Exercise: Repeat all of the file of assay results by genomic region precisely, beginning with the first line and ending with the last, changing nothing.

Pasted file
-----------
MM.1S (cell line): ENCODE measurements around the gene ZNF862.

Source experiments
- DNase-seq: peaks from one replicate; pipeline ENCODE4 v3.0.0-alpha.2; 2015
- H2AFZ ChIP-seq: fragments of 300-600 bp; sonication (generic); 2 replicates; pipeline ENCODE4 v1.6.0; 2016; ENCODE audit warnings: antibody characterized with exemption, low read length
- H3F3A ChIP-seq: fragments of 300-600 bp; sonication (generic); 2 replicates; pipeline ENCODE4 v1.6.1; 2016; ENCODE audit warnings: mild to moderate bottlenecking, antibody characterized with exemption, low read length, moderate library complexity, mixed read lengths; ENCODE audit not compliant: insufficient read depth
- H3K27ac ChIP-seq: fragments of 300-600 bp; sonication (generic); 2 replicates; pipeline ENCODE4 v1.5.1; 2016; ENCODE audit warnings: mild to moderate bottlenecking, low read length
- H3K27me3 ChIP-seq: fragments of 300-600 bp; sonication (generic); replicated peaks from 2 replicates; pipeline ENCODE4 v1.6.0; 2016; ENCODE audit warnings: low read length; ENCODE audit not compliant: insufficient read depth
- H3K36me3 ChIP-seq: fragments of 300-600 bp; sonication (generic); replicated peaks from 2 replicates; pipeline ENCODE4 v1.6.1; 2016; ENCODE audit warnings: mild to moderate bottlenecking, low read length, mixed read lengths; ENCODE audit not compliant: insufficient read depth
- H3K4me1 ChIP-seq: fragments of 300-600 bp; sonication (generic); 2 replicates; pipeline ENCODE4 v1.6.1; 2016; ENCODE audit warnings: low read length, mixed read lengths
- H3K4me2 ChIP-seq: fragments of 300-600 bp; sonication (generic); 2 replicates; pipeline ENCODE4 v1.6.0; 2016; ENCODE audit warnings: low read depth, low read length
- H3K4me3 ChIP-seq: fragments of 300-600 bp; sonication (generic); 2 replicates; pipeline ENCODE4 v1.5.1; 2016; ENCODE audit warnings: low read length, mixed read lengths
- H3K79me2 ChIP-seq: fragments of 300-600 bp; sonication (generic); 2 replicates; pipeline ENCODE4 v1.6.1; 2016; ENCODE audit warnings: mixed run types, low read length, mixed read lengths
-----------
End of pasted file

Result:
MM.1S (cell line): ENCODE measurements around the gene ZNF862.

Source experiments
- DNase-seq: peaks from one replicate; pipeline ENCODE4 v3.0.0-alpha.2; 2015
- H2AFZ ChIP-seq: fragments of 300-600 bp; sonication (generic); 2 replicates; pipeline ENCODE4 v1.6.0; 2016; ENCODE audit warnings: antibody characterized with exemption, low read length
- H3F3A ChIP-seq: fragments of 300-600 bp; sonication (generic); 2 replicates; pipeline ENCODE4 v1.6.1; 2016; ENCODE audit warnings: mild to moderate bottlenecking, antibody characterized with exemption, low read length, moderate library complexity, mixed read lengths; ENCODE audit not compliant: insufficient read depth
- H3K27ac ChIP-seq: fragments of 300-600 bp; sonication (generic); 2 replicates; pipeline ENCODE4 v1.5.1; 2016; ENCODE audit warnings: mild to moderate bottlenecking, low read length
- H3K27me3 ChIP-seq: fragments of 300-600 bp; sonication (generic); replicated peaks from 2 replicates; pipeline ENCODE4 v1.6.0; 2016; ENCODE audit warnings: low read length; ENCODE audit not compliant: insufficient read depth
- H3K36me3 ChIP-seq: fragments of 300-600 bp; sonication (generic); replicated peaks from 2 replicates; pipeline ENCODE4 v1.6.1; 2016; ENCODE audit warnings: mild to moderate bottlenecking, low read length, mixed read lengths; ENCODE audit not compliant: insufficient read depth
- H3K4me1 ChIP-seq: fragments of 300-600 bp; sonication (generic); 2 replicates; pipeline ENCODE4 v1.6.1; 2016; ENCODE audit warnings: low read length, mixed read lengths
- H3K4me2 ChIP-seq: fragments of 300-600 bp; sonication (generic); 2 replicates; pipeline ENCODE4 v1.6.0; 2016; ENCODE audit warnings: low read depth, low read length
- H3K4me3 ChIP-seq: fragments of 300-600 bp; sonication (generic); 2 replicates; pipeline ENCODE4 v1.5.1; 2016; ENCODE audit warnings: low read length, mixed read lengths
- H3K79me2 ChIP-seq: fragments of 300-600 bp; sonication (generic); 2 replicates; pipeline ENCODE4 v1.6.1; 2016; ENCODE audit warnings: mixed run types, low read length, mixed read lengths